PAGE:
The Burdens’ white marble and tiled bathroom was up-to-date with a tub and separate shower and, as The Times reported, “all the sorts of devices such as are used in the Turkish bath, including the needle.”
James Burden’s den was the definition of masculinity, paneled in English oak with brown leather furniture and antique carved English tables, “so old they are black.” A Renaissance period mantle of white stone was flanked by built-in bookcases.
As was necessary at the turn of the century, there was an exotic Eastern room filled with cabinets of Japanese and Chinese curios – miniatures, carved ivory, snuff bottles and jewelry. Japanese tapestries hung on the walls and the furniture was carved of teakwood.
Florence Burden’s portrait by Robert MacCameron was seen for the first time in February 1910 when the socialite gave a musicale – one of her favorite forms of entertainment. The house was regularly alive with dinners, dances and musicales, with soloists from the Metropolitan Opera Company often providing the vocals.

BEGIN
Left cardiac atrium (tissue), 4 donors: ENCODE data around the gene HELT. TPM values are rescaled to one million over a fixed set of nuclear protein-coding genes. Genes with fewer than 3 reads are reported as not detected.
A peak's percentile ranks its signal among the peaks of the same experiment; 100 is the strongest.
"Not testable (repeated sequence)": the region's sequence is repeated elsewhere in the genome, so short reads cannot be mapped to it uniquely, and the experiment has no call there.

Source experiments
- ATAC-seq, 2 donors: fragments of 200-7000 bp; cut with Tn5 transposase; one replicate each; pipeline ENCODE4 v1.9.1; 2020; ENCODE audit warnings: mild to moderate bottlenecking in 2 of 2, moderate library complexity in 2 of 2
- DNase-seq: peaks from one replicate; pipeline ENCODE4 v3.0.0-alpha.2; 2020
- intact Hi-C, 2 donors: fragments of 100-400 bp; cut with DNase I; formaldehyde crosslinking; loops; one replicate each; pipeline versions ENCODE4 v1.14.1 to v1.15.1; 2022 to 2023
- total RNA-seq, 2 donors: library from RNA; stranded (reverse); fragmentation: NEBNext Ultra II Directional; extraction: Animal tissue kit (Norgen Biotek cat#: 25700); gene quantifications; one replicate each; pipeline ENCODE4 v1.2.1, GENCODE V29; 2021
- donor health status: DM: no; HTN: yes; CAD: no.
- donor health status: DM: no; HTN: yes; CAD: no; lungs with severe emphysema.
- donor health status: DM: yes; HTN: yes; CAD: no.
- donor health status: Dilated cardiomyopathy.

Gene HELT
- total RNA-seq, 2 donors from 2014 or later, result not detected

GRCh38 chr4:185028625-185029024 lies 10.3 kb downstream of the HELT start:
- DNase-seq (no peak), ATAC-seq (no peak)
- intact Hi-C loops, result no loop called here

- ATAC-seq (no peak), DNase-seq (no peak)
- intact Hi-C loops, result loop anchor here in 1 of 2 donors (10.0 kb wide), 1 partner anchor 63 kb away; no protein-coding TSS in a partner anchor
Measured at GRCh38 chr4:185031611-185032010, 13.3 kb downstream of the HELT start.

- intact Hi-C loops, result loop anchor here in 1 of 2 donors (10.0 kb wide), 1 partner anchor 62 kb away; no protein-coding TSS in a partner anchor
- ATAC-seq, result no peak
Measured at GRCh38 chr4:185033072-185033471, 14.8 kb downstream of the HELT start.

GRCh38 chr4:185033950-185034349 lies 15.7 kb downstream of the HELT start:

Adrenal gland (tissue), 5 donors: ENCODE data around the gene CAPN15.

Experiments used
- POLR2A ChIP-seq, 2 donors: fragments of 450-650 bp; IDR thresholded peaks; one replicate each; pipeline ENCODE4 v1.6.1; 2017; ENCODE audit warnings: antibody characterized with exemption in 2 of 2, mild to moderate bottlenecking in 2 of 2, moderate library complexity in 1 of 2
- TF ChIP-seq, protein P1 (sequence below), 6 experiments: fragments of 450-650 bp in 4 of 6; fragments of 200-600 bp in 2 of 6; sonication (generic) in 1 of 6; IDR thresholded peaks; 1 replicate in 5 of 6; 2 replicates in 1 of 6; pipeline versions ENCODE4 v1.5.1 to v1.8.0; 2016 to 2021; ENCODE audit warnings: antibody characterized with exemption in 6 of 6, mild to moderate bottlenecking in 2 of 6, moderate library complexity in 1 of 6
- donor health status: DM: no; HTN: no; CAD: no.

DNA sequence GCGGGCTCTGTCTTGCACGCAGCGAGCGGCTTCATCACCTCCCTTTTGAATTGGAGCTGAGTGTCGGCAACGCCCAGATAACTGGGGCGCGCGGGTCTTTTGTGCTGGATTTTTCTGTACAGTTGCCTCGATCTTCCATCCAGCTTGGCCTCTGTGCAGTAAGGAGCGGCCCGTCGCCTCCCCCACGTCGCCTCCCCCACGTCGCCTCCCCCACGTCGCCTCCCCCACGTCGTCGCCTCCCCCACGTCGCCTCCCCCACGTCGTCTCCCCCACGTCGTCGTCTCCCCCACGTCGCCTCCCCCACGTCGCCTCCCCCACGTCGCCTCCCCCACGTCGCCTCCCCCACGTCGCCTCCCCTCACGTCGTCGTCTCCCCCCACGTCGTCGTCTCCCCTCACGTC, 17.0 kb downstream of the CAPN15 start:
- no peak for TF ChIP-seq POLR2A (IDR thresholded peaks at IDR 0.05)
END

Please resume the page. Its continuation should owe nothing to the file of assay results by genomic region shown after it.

On June 18, 1910 the Burdens were off in the Adirondacks, leaving the house in the hands of their 17 servants. Taking advantage of their absence, the family chauffeur took the large touring car for a spin. Along with him were two women, Susan McGee and Frances Burke. The trio was having a great time in the Burden car. But they were all, unfortunately, drunk.
The chauffeur careened across 129th Street towards Lexington Avenue, swerving from side to side, until he drove directly into the side of a taxi cab. The front axle of the Burden car was broken, the mudguards town away and the running board split. The chauffeur ran away.
The joy ride had come to an abrupt end and the drunken young ladies were taken away to be booked on the charge of intoxication.
The Burdens accomplished a tremendous social coup when, in 1924, the Prince of Wales used Woodside, their Long Island country home in Syosset during his visit. It would be in the same house, eight years later, that James A. Burden, Jr. would die of an embolism.